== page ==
It has been a little over two months since Jamal Khashoggi was murdered at the Saudi consulate in Istanbul, Turkey. And as details of the murder slowly trickle in, Republican senators believe that Saudi crown prince Mohammed bin Salman had a major hand in the killing of the journalist.
A group of senior senators in the US attended a closed-door meeting with the CIA on Tuesday, December 4, after which they said that the briefing by director Gina Haspel had solidified their belief that the murder was ordered by the crown prince.
Labelling Salman "a wrecking ball," Senator Lindsey Graham, Republican of South Carolina said that the suspicions against the crown prince had gotten stronger. "There's not a smoking gun, there's a smoking saw," the Washington Post quoted him as saying, which is a reference to the bone saw that was used to murder Khashoggi. "I think he's complicit in the murder of Mr. Khashoggi to the highest level possible," he added.
Graham went on to say that the murder had caused a breach in the US-Saudi relationship and even though the two nations have always maintained good equation, it doesn't mean that US will stand by everything Riyadh does. He also said that it was now time for Washington to come down on the government in Riyadh like "a ton of bricks."
"Saudi Arabia's a strategic ally and the relationship is worth saving - but not at all costs," Graham said, adding that he could not support the sale of arms to Saudi Arabia any more.
Senator Richard C. Shelby, Republican of Alabama, agreed with Graham and added that the CIA meeting "just confirmed what I thought all along: This all leads up to the crown prince." He added that it was illogical to think that someone other than the crown prince had ordered Khashoggi's murder.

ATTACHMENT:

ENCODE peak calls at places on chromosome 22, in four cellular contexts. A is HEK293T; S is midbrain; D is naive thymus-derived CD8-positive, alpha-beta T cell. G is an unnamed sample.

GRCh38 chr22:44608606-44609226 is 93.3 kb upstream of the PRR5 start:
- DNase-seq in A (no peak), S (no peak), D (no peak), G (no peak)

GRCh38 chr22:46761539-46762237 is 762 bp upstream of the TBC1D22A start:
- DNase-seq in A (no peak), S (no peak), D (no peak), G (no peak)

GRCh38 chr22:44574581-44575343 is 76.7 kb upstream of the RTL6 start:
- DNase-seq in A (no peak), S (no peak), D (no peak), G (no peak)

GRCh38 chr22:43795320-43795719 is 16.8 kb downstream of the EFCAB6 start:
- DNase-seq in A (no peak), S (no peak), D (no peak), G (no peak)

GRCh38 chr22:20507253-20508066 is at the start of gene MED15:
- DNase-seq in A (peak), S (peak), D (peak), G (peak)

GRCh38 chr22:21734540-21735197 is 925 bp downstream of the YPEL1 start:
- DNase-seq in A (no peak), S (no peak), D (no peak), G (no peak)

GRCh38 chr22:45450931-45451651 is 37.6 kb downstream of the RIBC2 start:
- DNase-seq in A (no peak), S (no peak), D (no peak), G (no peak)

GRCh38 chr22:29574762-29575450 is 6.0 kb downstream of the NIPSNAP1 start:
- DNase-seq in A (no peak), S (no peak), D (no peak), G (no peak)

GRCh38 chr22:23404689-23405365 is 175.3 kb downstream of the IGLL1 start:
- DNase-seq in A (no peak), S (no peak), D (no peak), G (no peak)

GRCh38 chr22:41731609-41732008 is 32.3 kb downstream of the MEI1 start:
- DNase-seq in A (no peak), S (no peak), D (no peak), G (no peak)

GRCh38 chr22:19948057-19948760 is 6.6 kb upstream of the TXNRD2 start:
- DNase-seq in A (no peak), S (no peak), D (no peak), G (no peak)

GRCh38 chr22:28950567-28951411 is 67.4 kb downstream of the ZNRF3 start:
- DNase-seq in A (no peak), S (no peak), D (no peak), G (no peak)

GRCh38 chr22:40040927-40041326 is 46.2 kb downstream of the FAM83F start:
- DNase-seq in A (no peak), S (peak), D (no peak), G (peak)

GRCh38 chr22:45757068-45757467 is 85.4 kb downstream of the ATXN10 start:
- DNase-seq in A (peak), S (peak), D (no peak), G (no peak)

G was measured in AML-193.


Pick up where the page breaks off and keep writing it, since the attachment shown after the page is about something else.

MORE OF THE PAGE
Other senators who attended the CIA briefing seemed to have a similar opinion and Sen. Bob Corker, Republican Tennessee noted: "If the Crown Prince went in front of a jury, he would be convicted in 30 minutes."
The comments come in stark contrast to the statements made by president Donald Trump, Secretary of State Mike Pompeo and Secretary of Defense Jim Mattis. They have consistently said that there is no evidence against Salman and that he couldn't be held responsible for Khashoggi's killing. However, the CIA, after a thorough investigation, has concluded that Khashoggi's murder was ordered by Salman.
Even though Trump may say that there has been no concrete against Salman, the US president maintained quite some distance from the crown prince at the recent G20 summit in Buenos Aires, Argentina, and only exchanged pleasantries.
Several other leaders too appeared watchful while meeting Salman. The crown prince was seen speaking to a stone-faced French president Emmanuel Macron, who told the prince thus: "you never listen to me," to which the Saudi royal replied: "I will listen of course."
An official also explained that France was "not going to play hide and seek. Things had to be told frankly, and very very firmly," reported the Times of India.
Crown prince Salman had a similar interaction with UK Prime Minister Theresa May, who urged the royal to probe Khashoggi's murder and bring those responsible to justice.